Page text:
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Why Nigeria is promoting modular refineries, by Osinbajo


FG considers licensing, oil allocation to check scarcity
Vice President Yemi Osinbajo has said the integration of artisanal and modular refinery operators into mainstream oil and gas sector promotes the inclusion of more local content in the industry and advances deployment of homegrown technology in the refining of petroleum products.

He made the submission in an address delivered virtually at a “National Summit on the Integration of Artisanal and Modular Refinery Operations in Nigeria” convened by the Senior Special Assistant to the President on Niger Delta Affairs, Senator Ita Enang.

According to him, “we are confident that the integration of artisanal and modular refinery operations into the oil and gas sector will not only promote the inclusion of more local content in the industry; it will advance the use of home-grown technology in the refining of petroleum products and also curtail illegal oil activities in the Niger Delta region.”


On President Muhammadu Buhari’s order, the Vice President Osinbajo had, in 2016, embarked on a tour of oil-producing communities, in a bid to address lingering issues in the area.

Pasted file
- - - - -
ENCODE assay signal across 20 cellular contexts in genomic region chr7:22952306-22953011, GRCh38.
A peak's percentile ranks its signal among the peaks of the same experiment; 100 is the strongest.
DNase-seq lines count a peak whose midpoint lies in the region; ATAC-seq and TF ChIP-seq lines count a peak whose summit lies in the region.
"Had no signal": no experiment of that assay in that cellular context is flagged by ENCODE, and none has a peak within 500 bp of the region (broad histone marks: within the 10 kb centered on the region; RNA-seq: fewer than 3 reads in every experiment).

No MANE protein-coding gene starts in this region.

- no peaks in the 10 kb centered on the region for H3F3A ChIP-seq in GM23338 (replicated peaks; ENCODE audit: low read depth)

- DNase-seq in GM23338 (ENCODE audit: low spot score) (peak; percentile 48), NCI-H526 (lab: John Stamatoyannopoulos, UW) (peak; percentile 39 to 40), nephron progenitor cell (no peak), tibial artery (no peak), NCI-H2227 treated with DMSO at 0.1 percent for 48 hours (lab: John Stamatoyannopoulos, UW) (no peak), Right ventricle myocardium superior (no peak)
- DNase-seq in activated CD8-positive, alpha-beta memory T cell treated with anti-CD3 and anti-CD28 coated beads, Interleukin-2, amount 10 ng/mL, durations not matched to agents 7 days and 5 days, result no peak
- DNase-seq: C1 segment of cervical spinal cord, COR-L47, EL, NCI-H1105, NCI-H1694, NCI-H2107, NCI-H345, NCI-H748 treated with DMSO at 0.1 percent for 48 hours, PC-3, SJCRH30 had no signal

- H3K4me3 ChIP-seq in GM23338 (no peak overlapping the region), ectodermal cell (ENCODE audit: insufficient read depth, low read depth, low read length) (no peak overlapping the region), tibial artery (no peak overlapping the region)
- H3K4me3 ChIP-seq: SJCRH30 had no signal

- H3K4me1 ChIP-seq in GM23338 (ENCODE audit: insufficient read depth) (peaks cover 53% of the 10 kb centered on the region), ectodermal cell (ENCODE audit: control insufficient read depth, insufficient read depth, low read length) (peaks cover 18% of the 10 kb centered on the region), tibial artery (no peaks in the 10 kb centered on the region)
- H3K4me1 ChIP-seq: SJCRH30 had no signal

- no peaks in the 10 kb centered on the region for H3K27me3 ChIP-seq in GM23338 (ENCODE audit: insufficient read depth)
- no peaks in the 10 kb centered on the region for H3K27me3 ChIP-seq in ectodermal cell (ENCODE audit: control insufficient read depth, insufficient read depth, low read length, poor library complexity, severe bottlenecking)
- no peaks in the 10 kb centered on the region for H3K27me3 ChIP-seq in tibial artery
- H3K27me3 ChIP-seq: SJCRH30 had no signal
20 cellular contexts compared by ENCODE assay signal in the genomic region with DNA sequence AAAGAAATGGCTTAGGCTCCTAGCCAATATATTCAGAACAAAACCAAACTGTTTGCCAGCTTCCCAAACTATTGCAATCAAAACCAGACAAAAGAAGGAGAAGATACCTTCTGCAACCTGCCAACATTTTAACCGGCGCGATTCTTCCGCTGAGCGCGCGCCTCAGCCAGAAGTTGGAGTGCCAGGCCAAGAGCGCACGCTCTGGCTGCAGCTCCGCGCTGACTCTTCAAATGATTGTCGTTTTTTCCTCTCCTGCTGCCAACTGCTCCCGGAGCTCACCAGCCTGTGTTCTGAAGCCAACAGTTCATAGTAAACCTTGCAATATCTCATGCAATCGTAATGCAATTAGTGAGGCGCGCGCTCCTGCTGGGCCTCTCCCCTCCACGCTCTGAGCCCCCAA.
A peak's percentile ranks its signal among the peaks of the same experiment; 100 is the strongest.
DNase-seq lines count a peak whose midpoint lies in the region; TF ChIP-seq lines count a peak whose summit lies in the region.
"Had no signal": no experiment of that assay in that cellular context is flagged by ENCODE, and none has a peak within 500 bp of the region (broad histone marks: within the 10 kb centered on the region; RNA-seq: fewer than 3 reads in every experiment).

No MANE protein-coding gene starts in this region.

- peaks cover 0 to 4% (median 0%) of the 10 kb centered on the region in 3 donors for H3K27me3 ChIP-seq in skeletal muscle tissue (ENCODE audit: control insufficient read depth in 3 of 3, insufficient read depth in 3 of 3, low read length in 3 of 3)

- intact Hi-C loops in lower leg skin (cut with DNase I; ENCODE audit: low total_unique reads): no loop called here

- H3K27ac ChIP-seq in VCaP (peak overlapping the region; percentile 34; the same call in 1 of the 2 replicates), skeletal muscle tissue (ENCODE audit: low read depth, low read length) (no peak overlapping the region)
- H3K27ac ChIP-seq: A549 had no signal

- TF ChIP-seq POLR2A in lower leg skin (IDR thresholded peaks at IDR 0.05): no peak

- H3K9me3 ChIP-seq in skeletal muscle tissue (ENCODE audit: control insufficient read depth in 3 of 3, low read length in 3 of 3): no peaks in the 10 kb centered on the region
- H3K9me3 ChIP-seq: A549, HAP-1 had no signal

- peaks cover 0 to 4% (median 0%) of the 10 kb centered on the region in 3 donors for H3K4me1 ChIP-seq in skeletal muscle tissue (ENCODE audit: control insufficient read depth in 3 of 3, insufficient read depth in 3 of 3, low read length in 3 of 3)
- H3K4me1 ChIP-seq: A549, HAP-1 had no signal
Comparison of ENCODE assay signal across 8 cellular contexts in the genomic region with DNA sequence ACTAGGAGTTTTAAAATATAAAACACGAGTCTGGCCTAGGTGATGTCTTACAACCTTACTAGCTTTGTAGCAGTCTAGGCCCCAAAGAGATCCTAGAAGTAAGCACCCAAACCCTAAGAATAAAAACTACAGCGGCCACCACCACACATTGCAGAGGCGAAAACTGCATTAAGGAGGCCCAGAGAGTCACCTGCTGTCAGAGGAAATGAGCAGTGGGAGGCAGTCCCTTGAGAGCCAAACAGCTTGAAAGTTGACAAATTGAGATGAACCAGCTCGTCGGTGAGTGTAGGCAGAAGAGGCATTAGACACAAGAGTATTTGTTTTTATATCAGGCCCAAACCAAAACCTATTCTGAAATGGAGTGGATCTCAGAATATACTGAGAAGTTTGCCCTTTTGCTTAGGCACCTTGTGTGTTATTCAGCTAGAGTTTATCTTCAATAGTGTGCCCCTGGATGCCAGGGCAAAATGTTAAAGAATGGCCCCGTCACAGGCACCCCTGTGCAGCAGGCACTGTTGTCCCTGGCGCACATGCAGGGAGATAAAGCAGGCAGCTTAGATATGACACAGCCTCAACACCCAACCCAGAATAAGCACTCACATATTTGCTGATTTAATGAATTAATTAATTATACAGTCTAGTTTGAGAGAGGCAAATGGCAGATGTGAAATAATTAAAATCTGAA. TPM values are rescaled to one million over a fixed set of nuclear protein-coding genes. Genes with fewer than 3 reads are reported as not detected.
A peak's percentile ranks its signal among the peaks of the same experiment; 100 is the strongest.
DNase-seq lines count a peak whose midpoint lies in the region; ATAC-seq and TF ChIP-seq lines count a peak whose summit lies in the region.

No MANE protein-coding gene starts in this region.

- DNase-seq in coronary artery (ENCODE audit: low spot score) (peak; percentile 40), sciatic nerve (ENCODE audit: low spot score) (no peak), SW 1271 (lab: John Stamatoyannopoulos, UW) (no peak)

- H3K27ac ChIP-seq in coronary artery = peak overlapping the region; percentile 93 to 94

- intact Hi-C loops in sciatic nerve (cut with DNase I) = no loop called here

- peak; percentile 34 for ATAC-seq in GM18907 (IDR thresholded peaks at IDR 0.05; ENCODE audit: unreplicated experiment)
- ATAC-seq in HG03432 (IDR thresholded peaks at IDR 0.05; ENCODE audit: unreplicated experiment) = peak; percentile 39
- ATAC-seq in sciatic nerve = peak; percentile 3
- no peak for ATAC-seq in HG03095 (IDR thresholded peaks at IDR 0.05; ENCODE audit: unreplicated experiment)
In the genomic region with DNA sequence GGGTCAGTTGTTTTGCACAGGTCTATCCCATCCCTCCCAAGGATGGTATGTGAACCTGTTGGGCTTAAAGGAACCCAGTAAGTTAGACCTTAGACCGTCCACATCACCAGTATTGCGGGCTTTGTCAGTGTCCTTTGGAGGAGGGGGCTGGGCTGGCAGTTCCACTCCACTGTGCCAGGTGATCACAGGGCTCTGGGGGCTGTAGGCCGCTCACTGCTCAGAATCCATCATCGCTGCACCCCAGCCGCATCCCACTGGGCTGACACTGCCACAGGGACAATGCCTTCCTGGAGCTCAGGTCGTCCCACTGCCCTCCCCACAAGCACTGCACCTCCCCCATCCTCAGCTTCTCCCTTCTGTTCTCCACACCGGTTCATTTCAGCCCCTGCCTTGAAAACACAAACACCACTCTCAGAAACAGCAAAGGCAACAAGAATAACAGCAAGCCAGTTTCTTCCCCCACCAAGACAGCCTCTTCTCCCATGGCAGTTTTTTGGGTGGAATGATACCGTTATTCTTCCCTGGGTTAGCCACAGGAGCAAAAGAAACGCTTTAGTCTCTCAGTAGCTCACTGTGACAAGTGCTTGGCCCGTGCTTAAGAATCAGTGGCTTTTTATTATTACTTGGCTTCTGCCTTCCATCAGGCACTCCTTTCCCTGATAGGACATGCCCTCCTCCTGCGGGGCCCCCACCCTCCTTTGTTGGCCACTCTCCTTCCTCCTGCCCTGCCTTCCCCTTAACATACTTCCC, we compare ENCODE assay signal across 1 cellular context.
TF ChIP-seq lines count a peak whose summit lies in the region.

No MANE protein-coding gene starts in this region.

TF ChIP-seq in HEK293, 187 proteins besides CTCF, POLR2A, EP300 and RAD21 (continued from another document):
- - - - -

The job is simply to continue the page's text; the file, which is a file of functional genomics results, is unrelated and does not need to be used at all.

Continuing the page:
This was preceded by the President’s meeting with the leaders under the aegis of Pan-Niger Delta Forum (PANDEF) that resulted in the PANDEF’s 16-point demand to the Federal Government and was subsequently captured in the Federal Government’s 20-point agenda to develop the region.

Explaining government’s position on the adoption of a viable model, Osinbajo said: “The transition from artisanal to modular refineries has been delayed because of the operators’ expectation that this process will be fully underwritten by government.

“However, what this framework envisages is a private sector-led partnership with equity participation from the state government or its agencies, registered local cooperative societies and the integration of regional refinery stakeholders, with the private investor having majority equity.”

ALSO, the Minister of State for Finance, Budget and National Planning, Clement Agba, yesterday, said government was considering licensing local refineries to operate and officially allocate crude oil for legitimate refining.

Speaking at same event, he pointed out that the current administration was making the move to address fuel scarcity and product imports.

He said it was the intention of government to make the refineries scalable and sited within clusters for effective operations and minimal environmental footprint.


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